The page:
Schokohund’s Sketching world journey starts in early 70 ties, in a local Art Design School in Graz , Austria (you can visit my website here!). Since than I’m never without a sketchbook in hand so I am constantly drawing and many times the drawings are left in the sketchbook and other times (30 years later) they develop into more in-depth ideas and detailed images. I picked my alter ego name after my muse, Schokohund, our family member and Maltese dog.
To create artwork relating to Inkpen – Urban Sketching was my portfolio. I developed and started to review my work, the descriptions started to emerge and I began to notice a pattern I hadn’t intended but am now pleased with. After filling uncounted sketchbooks with Ink pen, black & white sketches, I wanted to add depth and color. Watercolor Sketches were the next step.
Palettes for Urban Sketching I divide in 3 set ups. Fast- Mid- Large
Fast + Dirty size
This size is for my daily working journey: Sketchbook size A5 , plus 8 Watercolor Pencil from Faber Castell / A. Dürer , a Cretacolor Monolith Water Soluble Pencil , Waterbrush
Ink + Wash Mid size
Using larger paper sheets A4 size Landscape format, 10 color limited Palette “DIY Padagas” filled with Mijello™ Mission Gold paints, Travel Brush Set, Water can
Wash & Go Large size
New Watercolor Pan Palette from Mijello small size 12 paints + a A3 Plywood Board, 12 color limited Palette “Pan Mijello” filled with Mijello™ Mission Gold paints 6 pigments transparent, 4 neutrals, 2 hues, Travel Brush set, Water can
For Urban sketching, the only areas I really paid any attention to is city waterways. I was simply not much interested in anything else and I think my obsession with fishing started there. Some of my subject matter in watercolor is about people’s daily routines and a comment on human nature.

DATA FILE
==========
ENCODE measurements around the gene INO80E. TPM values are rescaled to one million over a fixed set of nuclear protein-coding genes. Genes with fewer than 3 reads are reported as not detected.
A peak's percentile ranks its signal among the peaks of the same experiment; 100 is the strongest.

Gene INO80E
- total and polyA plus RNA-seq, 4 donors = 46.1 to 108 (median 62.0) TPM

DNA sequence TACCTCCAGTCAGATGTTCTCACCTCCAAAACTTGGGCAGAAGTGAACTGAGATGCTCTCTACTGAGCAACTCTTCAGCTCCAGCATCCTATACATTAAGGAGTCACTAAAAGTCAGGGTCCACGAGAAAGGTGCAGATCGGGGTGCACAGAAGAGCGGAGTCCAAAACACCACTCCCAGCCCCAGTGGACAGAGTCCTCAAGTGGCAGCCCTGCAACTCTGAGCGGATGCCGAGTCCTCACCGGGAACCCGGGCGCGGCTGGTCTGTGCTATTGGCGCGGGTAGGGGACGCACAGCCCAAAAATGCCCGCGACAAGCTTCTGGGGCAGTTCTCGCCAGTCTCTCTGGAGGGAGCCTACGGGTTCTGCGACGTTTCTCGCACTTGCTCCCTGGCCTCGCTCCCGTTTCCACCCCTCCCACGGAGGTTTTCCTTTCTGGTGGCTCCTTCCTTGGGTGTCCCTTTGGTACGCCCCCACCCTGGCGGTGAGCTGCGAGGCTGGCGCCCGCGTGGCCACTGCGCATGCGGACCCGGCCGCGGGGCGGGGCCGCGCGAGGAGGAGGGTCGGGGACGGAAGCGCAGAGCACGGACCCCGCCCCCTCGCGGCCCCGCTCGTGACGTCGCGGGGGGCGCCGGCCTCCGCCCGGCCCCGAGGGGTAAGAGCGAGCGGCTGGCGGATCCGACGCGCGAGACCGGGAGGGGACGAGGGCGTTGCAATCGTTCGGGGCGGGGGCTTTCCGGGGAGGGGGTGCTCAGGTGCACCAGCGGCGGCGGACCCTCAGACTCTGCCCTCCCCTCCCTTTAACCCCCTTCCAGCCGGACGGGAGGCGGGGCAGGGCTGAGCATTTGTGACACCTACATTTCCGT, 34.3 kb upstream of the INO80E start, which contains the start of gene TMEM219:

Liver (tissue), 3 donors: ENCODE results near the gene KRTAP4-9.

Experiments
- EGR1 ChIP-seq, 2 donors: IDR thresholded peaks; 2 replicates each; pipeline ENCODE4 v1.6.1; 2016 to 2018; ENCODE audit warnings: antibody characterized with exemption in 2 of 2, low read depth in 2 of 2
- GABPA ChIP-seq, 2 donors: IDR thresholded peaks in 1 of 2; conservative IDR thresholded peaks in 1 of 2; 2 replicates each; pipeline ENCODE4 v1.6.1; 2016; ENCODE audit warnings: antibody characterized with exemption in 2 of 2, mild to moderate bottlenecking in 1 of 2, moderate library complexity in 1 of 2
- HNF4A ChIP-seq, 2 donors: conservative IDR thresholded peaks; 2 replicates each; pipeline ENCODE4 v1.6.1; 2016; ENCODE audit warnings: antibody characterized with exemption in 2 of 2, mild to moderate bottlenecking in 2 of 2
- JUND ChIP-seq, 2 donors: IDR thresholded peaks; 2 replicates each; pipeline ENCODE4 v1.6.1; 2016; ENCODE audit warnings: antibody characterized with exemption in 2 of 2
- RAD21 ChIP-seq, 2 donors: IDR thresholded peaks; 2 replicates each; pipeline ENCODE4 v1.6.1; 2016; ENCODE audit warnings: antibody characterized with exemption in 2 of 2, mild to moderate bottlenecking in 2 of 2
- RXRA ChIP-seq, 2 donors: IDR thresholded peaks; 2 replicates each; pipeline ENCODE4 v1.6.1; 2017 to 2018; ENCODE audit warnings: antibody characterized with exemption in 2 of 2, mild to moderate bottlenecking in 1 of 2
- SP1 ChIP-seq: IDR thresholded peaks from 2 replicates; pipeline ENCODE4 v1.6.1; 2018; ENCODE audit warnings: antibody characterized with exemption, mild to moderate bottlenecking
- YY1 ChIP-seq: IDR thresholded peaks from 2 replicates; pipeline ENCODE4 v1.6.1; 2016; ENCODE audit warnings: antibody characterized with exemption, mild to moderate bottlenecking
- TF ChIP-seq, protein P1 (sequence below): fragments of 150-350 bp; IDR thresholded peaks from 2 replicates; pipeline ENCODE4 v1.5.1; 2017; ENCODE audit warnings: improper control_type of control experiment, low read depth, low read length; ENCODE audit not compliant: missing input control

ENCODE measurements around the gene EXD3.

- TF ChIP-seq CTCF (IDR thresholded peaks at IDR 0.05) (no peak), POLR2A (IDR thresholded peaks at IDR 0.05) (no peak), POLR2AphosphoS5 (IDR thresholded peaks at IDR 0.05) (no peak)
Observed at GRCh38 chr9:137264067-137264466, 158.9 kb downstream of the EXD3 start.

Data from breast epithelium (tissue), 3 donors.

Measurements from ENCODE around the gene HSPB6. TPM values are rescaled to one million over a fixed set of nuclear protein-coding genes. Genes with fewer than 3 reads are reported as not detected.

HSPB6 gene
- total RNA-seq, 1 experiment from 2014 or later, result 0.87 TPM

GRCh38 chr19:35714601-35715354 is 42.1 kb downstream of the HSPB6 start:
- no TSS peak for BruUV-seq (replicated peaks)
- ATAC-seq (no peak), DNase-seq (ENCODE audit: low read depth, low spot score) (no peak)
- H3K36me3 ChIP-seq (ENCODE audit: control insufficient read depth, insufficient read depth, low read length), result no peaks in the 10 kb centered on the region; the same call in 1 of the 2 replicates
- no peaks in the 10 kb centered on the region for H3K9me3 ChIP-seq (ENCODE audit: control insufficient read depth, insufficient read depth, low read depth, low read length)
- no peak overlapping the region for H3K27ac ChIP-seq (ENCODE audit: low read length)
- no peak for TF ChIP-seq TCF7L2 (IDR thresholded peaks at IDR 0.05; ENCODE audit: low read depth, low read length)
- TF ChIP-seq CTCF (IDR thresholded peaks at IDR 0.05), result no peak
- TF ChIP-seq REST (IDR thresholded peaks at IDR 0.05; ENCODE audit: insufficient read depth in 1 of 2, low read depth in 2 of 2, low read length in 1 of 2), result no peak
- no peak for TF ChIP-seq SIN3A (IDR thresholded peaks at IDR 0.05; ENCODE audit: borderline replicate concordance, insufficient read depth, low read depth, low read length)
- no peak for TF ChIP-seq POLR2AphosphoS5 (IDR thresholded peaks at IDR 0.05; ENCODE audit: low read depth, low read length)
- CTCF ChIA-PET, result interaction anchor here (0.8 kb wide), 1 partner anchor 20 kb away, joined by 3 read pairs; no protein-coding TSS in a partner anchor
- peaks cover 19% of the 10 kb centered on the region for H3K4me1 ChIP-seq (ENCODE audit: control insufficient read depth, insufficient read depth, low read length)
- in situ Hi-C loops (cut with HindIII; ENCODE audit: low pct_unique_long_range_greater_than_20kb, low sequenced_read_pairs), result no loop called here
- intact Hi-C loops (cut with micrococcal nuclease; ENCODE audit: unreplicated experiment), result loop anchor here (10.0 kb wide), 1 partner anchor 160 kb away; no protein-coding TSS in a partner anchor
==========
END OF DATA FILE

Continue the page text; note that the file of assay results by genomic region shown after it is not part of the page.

My influences are first and foremost everything I see, feel and experience, but I’ve always loved comic books, particularly work by Don Martin in MAD. I love architecture, particularly Art Nouveau. The artist I most admire is M.C. Escher, who was a Dutch Graphic artist who made mathematically inspired woodcuts, lithographs, and mezzotints.
None of it was intentional – it all developed and evolved over time. People ask for my artist statement, so I needed to do one, but I’ve never liked to explain a certain piece of work. If you’ve made a picture and that’s how you wanted it to be, hopefully it can speak for itself and whatever it says to the viewer, it’s the right message because there isn’t a wrong and a right message. Each person takes something a little different from the same picture and I’m happy with that.Recommended1 recommendationPublished in